• RE: Lazy Programming: I have to say I 100% disagree with this.  To me using var is more about clean reading and more concise code.  Take the following code
    Person person = new Person();
    The code above tells me in 3 places i am dealing with a person and this is a bit of overkill.  If I use var as below I am not repeating myself over and over again:
    var person = new Person();
  • Var allows for cleaner refactoring when you follow interface driven development.  Many times I have changed the interface that I return (not simply doing a rename) from an object/method and as long as the new interface contains the same signature there is no need to recompile or recode my changes.

If you still hate var after 2+ years of it being out check out the follow blogs for other reasons to like/use it.

But like everything else in programming it all boils down to personal taste at the end of the day.  However, if you do not like something that is cool, do your own thing your own way.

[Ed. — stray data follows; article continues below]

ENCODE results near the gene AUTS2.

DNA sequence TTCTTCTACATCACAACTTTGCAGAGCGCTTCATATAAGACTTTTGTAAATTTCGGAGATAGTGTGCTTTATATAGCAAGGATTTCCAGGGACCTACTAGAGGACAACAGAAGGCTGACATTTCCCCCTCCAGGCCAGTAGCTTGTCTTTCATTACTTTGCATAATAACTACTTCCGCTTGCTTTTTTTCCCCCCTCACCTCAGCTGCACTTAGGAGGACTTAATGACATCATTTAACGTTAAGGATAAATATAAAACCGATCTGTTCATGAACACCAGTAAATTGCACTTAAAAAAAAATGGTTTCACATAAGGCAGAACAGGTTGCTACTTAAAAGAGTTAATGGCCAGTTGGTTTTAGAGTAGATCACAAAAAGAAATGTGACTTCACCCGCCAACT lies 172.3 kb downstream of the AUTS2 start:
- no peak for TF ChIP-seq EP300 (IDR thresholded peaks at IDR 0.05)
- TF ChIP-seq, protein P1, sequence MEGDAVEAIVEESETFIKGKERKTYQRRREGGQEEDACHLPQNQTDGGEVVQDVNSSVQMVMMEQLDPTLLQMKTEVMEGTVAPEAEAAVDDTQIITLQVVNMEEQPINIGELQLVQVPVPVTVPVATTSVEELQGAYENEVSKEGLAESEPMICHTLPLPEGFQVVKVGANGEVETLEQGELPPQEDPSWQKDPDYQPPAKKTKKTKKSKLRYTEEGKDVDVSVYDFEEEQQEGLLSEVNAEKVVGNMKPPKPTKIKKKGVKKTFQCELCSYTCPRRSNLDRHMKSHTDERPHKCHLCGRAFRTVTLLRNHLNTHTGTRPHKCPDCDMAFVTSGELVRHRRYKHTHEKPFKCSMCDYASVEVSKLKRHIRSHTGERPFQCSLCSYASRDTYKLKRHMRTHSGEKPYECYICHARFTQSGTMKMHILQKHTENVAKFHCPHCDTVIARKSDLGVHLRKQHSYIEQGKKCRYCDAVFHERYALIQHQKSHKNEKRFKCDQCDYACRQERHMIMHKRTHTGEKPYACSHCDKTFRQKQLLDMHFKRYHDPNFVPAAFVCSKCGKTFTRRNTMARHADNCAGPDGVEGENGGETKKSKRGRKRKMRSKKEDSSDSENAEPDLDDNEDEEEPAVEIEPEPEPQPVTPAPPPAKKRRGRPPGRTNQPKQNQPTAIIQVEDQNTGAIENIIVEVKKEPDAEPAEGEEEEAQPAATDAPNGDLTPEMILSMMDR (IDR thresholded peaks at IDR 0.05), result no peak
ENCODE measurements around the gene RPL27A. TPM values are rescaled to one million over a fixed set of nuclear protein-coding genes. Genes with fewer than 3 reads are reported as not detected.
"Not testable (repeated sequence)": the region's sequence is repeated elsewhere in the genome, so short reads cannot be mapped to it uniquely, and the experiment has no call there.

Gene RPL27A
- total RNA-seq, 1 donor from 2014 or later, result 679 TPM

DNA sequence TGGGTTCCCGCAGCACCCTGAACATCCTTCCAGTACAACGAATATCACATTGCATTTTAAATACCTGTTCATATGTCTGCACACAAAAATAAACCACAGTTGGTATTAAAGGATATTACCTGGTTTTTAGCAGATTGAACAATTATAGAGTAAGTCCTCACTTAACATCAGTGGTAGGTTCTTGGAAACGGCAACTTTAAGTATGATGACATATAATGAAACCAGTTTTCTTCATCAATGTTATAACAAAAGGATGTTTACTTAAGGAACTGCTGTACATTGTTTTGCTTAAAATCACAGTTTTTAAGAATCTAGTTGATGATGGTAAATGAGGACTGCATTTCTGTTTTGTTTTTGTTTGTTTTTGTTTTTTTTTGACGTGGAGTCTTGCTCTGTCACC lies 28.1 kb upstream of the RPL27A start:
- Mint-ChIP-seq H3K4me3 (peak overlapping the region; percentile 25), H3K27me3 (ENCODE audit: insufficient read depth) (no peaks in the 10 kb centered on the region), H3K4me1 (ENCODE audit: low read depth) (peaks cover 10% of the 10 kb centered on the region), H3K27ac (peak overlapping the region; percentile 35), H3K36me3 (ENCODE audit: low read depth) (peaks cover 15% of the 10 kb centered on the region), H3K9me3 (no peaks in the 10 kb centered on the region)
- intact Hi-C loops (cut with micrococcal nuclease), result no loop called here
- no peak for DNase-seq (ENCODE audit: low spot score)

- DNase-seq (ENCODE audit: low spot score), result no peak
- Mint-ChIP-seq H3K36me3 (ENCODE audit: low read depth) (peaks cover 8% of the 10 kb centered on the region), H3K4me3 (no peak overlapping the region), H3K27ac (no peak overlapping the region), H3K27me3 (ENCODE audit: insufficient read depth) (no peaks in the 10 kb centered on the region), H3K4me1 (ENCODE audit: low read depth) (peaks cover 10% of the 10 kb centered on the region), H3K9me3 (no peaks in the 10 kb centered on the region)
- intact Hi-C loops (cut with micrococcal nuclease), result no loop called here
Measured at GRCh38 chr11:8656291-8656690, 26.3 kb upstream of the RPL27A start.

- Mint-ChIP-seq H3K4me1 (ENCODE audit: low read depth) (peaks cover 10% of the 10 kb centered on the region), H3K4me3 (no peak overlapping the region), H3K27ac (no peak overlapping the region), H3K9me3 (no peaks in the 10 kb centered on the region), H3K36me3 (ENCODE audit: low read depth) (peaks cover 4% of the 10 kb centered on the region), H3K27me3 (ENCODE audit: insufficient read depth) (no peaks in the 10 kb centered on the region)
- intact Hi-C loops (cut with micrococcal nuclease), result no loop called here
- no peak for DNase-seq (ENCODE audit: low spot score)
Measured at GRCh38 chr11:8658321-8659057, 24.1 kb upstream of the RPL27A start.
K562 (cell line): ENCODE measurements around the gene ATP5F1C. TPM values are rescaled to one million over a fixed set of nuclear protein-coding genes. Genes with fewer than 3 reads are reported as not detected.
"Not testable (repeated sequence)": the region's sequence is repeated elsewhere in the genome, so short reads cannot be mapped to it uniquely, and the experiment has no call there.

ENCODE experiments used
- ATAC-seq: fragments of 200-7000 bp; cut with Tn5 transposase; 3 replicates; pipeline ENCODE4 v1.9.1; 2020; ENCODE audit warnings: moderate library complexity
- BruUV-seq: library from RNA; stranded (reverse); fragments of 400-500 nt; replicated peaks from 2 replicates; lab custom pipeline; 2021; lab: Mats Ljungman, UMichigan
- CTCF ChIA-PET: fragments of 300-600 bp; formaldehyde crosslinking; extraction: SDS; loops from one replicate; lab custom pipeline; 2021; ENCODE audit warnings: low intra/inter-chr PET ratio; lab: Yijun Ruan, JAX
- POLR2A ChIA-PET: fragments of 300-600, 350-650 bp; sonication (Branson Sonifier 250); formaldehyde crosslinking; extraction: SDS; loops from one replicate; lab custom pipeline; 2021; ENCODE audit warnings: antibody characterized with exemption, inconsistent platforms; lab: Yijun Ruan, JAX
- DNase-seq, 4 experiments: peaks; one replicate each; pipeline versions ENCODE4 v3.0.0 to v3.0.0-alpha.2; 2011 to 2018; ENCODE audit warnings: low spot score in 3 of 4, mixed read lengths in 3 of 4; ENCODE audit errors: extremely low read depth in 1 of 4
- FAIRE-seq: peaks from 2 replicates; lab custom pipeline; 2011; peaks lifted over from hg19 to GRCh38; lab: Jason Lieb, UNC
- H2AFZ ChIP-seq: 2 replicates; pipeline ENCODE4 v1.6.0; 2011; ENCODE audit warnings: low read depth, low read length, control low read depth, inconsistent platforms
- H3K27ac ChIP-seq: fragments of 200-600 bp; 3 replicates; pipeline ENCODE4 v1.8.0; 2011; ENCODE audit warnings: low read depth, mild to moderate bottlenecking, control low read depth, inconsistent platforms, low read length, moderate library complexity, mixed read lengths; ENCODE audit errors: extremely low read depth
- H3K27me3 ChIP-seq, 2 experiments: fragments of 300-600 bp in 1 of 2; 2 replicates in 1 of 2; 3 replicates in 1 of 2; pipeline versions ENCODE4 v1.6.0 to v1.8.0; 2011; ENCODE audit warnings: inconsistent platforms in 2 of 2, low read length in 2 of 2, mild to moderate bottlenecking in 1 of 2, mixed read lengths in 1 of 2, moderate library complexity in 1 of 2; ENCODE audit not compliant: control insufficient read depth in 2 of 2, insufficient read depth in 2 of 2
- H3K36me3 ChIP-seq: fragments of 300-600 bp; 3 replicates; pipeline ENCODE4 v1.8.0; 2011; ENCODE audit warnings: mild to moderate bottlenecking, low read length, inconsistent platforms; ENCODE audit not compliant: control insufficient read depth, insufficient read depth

Posted 08-14-2009 2:41 PM by Derik Whittaker
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Comments

Jordan Day wrote re: Wow, the hatred for ‘var’ lives on
on 08-14-2009 6:24 PM

I agree with most of what you've said here, but your Person person = new Person() example is slightly contrived (you say it "ttells me in 3 places i am dealing with a person"). You could name your variable whatever you want, so I don't think the fact you've chosen to name your variable Person should be part of your tally. A silly nitpick, I know.

Hudson Akridge wrote re: Wow, the hatred for ‘var’ lives on
on 08-14-2009 6:27 PM